The first major collaboration between China and Japan was the Suzuki GW250, which was built in China to Japanese specifications and standards. Similar deals are in the works with KTM and Harley-Davidson. These arrangements all benefit the Chinese motorcycle product in the long run.

The CFMoto 650 Adventure. Maybe not your cup of tea, but it’s got that ADV-Sports styling that’s taking over the touring segment these days, plus hard bags, plus other cool features , all at a similar price to the KLR650 (depending on your local dealer’s brand – top). If you can’t find KLR, would that be enough? Photo: CFMoto

Chinese bikes are available when others are not

It’s a huge factor. A lot of people don’t care where a bike is made – they just want a motorcycle now. This helps Chinese OEMs, who import motorcycles to the United States and Canada, even though the Japanese are struggling to do so. That’s not to say China doesn’t have its own supply issues; the country’s internal anti-COVID policies mean that motorcycle factories could close at any time. But China is definitely filling some holes in the market right now. In a few years, this could become even more important. Have you recently tried to buy non-Chinese electronics, clothes or other consumer goods? It’s difficult. Now imagine if this same principle applied to motorcycles.

The CFMoto 300NK will cost you less than a Japanese machine in the same category. This is less and less true for Chinese bikes, as their price increases as the bikes themselves improve, but you still get more machinery for your money. Photo: CFMoto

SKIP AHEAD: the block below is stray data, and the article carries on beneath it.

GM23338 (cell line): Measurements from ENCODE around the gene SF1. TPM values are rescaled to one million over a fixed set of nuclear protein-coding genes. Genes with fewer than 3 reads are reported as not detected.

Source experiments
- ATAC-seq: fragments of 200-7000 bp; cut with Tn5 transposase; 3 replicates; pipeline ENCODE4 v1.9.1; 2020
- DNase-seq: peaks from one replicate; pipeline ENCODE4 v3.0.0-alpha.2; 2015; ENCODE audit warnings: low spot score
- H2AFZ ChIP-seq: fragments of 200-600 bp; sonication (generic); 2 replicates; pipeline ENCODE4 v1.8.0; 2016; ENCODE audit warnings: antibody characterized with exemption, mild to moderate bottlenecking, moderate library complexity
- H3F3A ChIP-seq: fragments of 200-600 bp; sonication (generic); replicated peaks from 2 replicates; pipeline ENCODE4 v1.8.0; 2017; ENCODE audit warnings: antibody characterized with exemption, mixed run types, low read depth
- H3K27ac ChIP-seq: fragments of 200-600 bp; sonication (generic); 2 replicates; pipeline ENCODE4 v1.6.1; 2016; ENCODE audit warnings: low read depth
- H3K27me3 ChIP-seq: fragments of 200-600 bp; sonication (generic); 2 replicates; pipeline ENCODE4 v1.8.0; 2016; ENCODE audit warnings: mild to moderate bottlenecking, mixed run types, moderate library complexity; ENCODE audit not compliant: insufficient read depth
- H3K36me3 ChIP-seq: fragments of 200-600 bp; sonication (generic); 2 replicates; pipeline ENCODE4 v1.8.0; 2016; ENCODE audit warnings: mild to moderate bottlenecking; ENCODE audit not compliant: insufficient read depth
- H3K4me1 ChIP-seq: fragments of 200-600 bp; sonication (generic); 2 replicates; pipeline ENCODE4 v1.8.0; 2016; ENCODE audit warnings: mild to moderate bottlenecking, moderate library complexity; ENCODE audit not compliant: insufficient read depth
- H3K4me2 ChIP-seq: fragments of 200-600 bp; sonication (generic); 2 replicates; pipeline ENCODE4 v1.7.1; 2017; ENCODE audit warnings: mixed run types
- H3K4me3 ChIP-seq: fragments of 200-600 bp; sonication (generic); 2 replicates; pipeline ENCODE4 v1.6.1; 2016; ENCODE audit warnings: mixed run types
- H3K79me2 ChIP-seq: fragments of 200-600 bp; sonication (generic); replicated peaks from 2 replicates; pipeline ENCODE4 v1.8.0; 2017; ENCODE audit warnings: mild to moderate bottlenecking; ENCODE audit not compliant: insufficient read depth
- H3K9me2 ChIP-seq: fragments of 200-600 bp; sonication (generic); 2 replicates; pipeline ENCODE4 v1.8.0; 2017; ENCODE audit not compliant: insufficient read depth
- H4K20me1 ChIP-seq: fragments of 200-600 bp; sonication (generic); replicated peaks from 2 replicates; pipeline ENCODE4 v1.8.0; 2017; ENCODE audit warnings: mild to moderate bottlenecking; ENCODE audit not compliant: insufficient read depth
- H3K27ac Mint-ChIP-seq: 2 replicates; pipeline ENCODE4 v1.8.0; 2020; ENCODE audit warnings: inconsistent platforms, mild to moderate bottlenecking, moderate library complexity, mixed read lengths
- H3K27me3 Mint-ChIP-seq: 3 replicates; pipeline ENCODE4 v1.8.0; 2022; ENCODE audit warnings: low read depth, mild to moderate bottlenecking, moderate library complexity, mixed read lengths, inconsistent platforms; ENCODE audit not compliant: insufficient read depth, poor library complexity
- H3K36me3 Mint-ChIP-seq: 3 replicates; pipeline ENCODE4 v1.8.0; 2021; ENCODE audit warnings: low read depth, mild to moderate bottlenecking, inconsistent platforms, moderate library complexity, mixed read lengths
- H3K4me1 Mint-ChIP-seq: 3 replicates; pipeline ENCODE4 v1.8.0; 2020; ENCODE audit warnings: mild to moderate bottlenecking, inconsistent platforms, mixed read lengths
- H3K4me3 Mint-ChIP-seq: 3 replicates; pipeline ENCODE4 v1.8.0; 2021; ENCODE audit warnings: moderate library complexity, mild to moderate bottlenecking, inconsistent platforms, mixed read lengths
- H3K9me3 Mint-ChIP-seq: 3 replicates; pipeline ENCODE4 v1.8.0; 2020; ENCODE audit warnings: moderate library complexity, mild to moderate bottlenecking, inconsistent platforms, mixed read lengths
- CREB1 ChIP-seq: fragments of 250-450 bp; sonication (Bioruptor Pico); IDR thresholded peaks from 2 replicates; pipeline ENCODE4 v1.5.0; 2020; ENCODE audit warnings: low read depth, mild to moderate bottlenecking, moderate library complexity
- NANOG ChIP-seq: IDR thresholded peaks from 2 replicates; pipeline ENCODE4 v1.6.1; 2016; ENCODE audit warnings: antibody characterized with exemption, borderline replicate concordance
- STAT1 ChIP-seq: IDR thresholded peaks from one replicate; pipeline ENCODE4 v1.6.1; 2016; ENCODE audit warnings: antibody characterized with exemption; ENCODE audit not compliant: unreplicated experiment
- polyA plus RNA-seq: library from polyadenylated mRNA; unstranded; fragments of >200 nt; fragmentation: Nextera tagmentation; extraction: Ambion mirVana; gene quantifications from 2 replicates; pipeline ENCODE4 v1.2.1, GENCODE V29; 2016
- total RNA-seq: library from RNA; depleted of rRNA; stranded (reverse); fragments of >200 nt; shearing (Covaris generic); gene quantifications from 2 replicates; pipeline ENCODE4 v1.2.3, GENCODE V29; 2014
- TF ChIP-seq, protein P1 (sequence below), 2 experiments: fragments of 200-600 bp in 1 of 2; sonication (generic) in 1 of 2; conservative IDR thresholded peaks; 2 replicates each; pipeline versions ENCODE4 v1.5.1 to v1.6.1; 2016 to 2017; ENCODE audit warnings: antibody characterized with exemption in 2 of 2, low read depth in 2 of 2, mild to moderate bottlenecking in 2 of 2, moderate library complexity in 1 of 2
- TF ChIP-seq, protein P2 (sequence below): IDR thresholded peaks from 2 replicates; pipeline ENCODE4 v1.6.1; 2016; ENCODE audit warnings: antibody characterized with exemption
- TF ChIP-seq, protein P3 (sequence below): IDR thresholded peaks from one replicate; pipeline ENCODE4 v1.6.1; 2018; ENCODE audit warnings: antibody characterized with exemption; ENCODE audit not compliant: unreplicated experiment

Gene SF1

Chinese prices are still low

All things being equal, many consumers will still want to wait for a Honda, or another Japanese motorcycle or even a Eurobike. But guess what? Inflation pinches us all, and Chinese motorcycles now offer a lot of bike for less money than Japanese or European machines. The golden age of cheap commuters from Japan is over. The 300-400 class machines that offered so much value in the 2010s now cost over $6,000. The Chinese alternatives aren’t exactly cheap, but they do come at a lower price.

Why not buy Chinese?

Some people will never buy a Chinese motorcycle even again. After all, sSome American riders still won’t buy anything but a Harley-Davidson. The great thing about our current western democratic societies is that you can spend your money more or less however you want, and if that means you don’t want to buy a motorcycle that comes from a non-democracy like China, you are definitely right. I will never try to persuade you otherwise (although your local motorcycle dealer may).

On top of everything political, there is also the ever looming threat of war in Taiwan. The geopolitical Cassandres of Twitter have been predicting this for years. It hasn’t happened yet, but China certainly wants Taiwan back under its governance, and it will upset world trade if it does. Will this then sever our trade ties with China? Look to the current relationship between Russia and the EU for some clues as to how this might play out.

Otherwise, there is always the question of reliability, mechanical longevity and warranty compliance. Chinese OEMs need to overcome damaged reputations here, and at least for the immediate future, no matter how good Chinese bikes are, they will be judged by the machines their country sold here 15 years ago for some time to come.